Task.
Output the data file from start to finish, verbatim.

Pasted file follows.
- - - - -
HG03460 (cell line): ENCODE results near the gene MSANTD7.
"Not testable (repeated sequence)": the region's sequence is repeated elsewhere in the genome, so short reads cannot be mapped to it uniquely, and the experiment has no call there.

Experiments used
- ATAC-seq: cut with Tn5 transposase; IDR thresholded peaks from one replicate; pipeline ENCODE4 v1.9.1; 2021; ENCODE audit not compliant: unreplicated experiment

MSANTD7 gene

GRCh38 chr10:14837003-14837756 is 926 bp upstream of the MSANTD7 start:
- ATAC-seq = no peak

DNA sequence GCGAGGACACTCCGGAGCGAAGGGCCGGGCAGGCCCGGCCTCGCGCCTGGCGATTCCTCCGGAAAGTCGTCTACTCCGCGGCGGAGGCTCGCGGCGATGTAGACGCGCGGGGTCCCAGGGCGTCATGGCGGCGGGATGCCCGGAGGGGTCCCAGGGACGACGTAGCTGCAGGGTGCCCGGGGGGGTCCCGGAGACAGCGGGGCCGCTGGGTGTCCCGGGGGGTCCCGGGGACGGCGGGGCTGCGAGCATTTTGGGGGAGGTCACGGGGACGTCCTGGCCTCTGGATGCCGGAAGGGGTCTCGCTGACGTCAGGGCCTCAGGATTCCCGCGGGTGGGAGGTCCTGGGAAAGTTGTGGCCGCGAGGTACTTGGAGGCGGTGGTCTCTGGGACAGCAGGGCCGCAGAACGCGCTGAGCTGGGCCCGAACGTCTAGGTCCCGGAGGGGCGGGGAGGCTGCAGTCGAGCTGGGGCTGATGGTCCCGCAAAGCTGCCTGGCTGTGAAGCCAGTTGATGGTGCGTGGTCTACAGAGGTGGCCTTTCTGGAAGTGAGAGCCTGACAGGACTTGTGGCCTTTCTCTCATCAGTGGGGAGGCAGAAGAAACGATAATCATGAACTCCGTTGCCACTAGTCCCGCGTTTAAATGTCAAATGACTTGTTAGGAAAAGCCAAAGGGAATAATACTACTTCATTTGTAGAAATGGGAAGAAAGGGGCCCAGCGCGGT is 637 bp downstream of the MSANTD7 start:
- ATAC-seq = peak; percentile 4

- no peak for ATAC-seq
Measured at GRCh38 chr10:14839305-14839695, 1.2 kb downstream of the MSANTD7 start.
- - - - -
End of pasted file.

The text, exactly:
HG03460 (cell line): ENCODE results near the gene MSANTD7.
"Not testable (repeated sequence)": the region's sequence is repeated elsewhere in the genome, so short reads cannot be mapped to it uniquely, and the experiment has no call there.

Experiments used
- ATAC-seq: cut with Tn5 transposase; IDR thresholded peaks from one replicate; pipeline ENCODE4 v1.9.1; 2021; ENCODE audit not compliant: unreplicated experiment

MSANTD7 gene

GRCh38 chr10:14837003-14837756 is 926 bp upstream of the MSANTD7 start:
- ATAC-seq = no peak

DNA sequence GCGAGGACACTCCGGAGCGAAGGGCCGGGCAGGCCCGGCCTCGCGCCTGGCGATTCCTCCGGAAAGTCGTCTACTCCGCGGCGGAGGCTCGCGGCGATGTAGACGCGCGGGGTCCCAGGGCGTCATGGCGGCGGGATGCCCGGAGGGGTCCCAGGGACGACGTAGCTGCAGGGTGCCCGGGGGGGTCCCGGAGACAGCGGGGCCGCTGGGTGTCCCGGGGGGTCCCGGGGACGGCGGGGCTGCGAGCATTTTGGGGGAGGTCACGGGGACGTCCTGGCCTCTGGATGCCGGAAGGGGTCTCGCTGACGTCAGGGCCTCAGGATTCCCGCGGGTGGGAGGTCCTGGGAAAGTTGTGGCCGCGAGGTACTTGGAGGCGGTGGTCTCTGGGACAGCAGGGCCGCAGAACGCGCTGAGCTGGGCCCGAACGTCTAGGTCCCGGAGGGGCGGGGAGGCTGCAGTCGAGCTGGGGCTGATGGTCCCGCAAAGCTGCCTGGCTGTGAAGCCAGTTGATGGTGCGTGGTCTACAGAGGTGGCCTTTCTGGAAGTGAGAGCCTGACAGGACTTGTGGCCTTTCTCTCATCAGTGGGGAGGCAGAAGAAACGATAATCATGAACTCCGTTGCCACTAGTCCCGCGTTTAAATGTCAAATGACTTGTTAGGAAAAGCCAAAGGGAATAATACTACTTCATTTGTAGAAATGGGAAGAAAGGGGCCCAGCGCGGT is 637 bp downstream of the MSANTD7 start:
- ATAC-seq = peak; percentile 4

- no peak for ATAC-seq
Measured at GRCh38 chr10:14839305-14839695, 1.2 kb downstream of the MSANTD7 start.